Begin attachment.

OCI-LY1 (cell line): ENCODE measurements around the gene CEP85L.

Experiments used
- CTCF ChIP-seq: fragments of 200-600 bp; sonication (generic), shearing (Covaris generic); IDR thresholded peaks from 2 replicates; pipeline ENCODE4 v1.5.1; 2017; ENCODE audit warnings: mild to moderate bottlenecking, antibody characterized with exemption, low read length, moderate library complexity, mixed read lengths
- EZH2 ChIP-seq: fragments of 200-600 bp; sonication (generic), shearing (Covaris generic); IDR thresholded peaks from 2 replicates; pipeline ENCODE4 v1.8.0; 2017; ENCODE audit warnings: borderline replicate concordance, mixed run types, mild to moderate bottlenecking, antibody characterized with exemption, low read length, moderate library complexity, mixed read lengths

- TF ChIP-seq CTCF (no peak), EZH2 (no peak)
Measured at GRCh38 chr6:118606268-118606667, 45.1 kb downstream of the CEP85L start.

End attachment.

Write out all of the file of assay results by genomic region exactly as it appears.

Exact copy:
OCI-LY1 (cell line): ENCODE measurements around the gene CEP85L.

Experiments used
- CTCF ChIP-seq: fragments of 200-600 bp; sonication (generic), shearing (Covaris generic); IDR thresholded peaks from 2 replicates; pipeline ENCODE4 v1.5.1; 2017; ENCODE audit warnings: mild to moderate bottlenecking, antibody characterized with exemption, low read length, moderate library complexity, mixed read lengths
- EZH2 ChIP-seq: fragments of 200-600 bp; sonication (generic), shearing (Covaris generic); IDR thresholded peaks from 2 replicates; pipeline ENCODE4 v1.8.0; 2017; ENCODE audit warnings: borderline replicate concordance, mixed run types, mild to moderate bottlenecking, antibody characterized with exemption, low read length, moderate library complexity, mixed read lengths

- TF ChIP-seq CTCF (no peak), EZH2 (no peak)
Measured at GRCh38 chr6:118606268-118606667, 45.1 kb downstream of the CEP85L start.